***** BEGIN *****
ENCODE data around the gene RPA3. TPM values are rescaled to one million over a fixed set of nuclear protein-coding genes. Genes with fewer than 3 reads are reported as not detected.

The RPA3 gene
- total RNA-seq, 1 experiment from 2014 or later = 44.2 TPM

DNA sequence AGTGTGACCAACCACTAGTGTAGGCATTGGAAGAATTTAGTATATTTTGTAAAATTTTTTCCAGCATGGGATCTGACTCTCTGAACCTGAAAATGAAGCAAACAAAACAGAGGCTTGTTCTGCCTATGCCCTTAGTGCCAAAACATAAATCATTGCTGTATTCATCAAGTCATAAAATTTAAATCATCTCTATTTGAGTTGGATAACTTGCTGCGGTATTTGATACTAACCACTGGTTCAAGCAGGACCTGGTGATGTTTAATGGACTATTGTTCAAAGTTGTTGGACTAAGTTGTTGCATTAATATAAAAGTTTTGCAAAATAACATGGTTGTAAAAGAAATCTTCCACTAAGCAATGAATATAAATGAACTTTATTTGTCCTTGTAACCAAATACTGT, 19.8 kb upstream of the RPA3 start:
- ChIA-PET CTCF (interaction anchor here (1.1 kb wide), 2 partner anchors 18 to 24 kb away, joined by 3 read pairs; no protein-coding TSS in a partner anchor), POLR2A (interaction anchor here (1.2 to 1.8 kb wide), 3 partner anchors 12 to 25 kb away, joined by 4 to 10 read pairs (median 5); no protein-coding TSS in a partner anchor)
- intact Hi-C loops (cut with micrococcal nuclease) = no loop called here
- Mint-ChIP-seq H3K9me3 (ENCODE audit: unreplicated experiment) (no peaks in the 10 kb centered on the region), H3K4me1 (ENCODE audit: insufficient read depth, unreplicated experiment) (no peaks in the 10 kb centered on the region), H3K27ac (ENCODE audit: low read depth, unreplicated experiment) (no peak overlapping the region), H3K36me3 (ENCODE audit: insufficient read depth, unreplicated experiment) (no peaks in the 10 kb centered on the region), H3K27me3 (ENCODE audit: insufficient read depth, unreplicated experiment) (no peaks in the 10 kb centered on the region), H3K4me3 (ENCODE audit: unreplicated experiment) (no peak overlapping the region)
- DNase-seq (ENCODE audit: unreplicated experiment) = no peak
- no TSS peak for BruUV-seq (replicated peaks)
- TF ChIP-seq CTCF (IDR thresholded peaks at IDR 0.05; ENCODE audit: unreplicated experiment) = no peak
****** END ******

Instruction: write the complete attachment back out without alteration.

ENCODE data around the gene RPA3. TPM values are rescaled to one million over a fixed set of nuclear protein-coding genes. Genes with fewer than 3 reads are reported as not detected.

The RPA3 gene
- total RNA-seq, 1 experiment from 2014 or later = 44.2 TPM

DNA sequence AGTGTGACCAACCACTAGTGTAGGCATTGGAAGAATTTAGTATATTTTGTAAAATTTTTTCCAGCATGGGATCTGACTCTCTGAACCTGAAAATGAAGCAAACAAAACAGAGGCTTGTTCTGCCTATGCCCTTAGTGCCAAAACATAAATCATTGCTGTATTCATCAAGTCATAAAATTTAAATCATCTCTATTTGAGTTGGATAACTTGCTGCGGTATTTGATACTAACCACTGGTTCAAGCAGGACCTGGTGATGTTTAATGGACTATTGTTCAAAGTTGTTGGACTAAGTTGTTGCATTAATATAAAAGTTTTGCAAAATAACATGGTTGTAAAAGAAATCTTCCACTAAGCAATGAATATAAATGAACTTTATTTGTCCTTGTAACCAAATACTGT, 19.8 kb upstream of the RPA3 start:
- ChIA-PET CTCF (interaction anchor here (1.1 kb wide), 2 partner anchors 18 to 24 kb away, joined by 3 read pairs; no protein-coding TSS in a partner anchor), POLR2A (interaction anchor here (1.2 to 1.8 kb wide), 3 partner anchors 12 to 25 kb away, joined by 4 to 10 read pairs (median 5); no protein-coding TSS in a partner anchor)
- intact Hi-C loops (cut with micrococcal nuclease) = no loop called here
- Mint-ChIP-seq H3K9me3 (ENCODE audit: unreplicated experiment) (no peaks in the 10 kb centered on the region), H3K4me1 (ENCODE audit: insufficient read depth, unreplicated experiment) (no peaks in the 10 kb centered on the region), H3K27ac (ENCODE audit: low read depth, unreplicated experiment) (no peak overlapping the region), H3K36me3 (ENCODE audit: insufficient read depth, unreplicated experiment) (no peaks in the 10 kb centered on the region), H3K27me3 (ENCODE audit: insufficient read depth, unreplicated experiment) (no peaks in the 10 kb centered on the region), H3K4me3 (ENCODE audit: unreplicated experiment) (no peak overlapping the region)
- DNase-seq (ENCODE audit: unreplicated experiment) = no peak
- no TSS peak for BruUV-seq (replicated peaks)
- TF ChIP-seq CTCF (IDR thresholded peaks at IDR 0.05; ENCODE audit: unreplicated experiment) = no peak